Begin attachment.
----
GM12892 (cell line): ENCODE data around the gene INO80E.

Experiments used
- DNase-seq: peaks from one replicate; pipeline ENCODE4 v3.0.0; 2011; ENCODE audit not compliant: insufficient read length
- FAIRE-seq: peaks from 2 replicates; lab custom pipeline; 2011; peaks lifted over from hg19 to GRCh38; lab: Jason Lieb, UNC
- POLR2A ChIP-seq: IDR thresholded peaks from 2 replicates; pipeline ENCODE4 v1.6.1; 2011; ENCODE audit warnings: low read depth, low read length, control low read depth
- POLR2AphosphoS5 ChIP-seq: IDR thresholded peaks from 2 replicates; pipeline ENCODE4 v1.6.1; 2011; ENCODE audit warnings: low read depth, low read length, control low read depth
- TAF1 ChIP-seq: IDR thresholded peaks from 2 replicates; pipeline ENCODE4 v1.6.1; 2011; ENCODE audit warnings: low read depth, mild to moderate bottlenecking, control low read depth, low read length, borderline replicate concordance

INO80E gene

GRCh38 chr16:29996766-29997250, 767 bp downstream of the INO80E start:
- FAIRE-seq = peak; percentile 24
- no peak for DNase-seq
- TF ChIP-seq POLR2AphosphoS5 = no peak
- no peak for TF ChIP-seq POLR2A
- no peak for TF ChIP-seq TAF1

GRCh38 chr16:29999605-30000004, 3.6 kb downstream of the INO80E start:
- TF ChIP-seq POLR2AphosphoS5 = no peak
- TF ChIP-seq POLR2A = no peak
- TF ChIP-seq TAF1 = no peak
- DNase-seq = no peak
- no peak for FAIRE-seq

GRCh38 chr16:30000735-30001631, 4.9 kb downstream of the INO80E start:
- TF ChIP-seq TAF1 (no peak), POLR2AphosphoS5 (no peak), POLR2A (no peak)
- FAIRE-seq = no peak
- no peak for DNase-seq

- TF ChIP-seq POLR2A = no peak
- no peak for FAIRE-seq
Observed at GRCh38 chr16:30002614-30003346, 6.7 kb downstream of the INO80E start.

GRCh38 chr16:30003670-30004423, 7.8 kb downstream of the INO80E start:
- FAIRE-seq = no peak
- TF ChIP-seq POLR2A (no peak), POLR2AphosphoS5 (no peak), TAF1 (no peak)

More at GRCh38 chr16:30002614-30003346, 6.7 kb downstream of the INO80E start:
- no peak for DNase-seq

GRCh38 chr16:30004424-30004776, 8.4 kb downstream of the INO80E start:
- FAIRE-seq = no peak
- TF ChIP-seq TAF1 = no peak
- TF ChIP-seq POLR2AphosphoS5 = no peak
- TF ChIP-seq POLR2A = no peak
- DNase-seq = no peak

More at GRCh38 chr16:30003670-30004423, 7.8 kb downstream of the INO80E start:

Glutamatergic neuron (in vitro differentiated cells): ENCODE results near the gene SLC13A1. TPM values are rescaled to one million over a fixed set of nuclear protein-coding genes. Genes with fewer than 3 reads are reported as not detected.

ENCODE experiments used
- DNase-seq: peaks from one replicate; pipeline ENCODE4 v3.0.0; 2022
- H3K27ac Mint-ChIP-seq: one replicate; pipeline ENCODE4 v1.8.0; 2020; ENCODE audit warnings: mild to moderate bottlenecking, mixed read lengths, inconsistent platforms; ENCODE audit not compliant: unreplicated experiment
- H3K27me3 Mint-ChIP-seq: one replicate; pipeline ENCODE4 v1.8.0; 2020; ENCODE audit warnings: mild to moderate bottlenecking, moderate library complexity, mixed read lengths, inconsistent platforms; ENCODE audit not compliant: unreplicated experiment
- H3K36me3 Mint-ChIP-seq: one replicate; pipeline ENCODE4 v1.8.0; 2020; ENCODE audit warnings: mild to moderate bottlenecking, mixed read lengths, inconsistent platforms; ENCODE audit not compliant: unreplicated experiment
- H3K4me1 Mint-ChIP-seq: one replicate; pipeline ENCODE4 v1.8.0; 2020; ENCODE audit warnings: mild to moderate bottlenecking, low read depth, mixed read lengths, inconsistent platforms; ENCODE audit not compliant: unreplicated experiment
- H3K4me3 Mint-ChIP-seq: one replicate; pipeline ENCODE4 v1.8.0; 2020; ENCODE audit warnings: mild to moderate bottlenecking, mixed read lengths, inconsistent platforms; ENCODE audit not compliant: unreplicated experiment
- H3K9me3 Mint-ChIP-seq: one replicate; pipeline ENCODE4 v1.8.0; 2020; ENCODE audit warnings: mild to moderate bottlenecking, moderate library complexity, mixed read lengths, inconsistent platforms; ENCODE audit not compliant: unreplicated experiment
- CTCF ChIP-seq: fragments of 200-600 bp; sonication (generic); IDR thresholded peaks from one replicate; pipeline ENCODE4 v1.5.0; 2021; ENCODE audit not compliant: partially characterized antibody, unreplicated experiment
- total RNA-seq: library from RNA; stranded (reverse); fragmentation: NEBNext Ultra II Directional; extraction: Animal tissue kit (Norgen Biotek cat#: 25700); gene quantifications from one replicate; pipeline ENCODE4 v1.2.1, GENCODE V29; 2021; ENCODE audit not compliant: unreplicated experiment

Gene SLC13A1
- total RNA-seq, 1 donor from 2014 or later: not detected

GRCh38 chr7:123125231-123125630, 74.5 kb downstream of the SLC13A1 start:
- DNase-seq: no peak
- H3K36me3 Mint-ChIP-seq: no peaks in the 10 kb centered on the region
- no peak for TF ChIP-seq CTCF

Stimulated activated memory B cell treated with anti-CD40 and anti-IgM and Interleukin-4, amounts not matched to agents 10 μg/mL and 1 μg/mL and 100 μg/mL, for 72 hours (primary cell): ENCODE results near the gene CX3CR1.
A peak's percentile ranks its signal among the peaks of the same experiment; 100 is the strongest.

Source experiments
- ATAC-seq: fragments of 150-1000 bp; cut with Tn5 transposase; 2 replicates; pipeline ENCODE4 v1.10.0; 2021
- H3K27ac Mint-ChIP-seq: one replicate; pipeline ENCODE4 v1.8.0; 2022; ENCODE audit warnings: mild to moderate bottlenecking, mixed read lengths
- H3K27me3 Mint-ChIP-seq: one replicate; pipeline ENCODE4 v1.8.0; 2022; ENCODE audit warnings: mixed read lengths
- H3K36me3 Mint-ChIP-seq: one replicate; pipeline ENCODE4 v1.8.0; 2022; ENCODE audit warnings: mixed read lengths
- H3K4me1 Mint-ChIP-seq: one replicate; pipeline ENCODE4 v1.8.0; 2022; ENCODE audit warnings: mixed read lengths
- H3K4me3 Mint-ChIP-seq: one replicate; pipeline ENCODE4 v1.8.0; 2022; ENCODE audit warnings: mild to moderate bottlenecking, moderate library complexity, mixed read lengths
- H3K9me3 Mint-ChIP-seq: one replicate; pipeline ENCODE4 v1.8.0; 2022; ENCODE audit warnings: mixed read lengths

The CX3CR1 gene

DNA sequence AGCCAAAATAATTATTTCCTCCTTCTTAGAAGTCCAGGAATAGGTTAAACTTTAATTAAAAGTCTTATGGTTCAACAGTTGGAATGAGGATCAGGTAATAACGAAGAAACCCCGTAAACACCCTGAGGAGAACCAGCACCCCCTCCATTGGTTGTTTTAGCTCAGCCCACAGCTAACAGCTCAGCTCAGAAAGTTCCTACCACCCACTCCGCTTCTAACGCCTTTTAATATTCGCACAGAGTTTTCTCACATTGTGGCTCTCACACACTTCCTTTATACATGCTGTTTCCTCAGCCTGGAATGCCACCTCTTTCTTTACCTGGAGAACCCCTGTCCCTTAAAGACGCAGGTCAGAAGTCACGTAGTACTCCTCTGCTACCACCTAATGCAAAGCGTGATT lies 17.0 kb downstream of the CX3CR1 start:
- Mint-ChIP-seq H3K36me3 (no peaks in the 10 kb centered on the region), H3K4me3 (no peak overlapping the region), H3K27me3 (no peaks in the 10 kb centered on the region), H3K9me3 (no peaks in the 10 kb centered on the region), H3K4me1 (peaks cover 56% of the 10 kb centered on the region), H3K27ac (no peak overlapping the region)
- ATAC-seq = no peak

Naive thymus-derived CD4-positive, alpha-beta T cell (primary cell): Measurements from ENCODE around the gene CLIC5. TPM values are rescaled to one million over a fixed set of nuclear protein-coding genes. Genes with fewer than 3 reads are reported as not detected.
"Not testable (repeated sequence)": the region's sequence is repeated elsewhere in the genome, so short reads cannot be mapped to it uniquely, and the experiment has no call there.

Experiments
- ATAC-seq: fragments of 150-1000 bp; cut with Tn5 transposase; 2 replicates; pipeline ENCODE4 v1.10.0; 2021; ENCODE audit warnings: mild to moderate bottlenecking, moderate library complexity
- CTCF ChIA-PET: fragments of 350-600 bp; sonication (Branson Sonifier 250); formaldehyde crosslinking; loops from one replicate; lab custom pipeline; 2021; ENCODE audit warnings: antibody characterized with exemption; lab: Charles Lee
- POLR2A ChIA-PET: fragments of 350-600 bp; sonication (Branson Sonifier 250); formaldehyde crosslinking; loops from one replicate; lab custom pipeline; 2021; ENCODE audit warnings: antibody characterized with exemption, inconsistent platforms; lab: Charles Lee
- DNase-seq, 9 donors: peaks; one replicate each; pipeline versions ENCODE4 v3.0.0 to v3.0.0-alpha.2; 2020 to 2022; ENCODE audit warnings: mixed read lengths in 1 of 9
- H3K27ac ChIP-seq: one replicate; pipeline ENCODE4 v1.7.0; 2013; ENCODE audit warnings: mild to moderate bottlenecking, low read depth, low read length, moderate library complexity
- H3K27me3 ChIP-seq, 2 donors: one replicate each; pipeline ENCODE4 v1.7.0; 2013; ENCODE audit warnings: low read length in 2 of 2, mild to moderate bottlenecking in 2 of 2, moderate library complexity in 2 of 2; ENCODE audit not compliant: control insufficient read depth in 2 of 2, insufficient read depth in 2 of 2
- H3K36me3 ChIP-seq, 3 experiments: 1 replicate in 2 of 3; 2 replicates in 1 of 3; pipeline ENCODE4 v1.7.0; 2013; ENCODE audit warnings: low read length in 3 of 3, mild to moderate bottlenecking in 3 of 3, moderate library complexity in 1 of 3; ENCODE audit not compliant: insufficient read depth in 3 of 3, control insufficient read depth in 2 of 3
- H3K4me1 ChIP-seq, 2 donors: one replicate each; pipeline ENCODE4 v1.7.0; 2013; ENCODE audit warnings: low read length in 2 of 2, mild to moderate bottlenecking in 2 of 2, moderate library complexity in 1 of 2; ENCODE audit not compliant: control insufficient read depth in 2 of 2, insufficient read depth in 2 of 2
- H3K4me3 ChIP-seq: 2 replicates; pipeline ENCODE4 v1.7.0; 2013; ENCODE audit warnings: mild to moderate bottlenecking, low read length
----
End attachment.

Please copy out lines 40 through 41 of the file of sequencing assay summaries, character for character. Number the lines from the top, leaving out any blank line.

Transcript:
Glutamatergic neuron (in vitro differentiated cells): ENCODE results near the gene SLC13A1. TPM values are rescaled to one million over a fixed set of nuclear protein-coding genes. Genes with fewer than 3 reads are reported as not detected.

ENCODE experiments used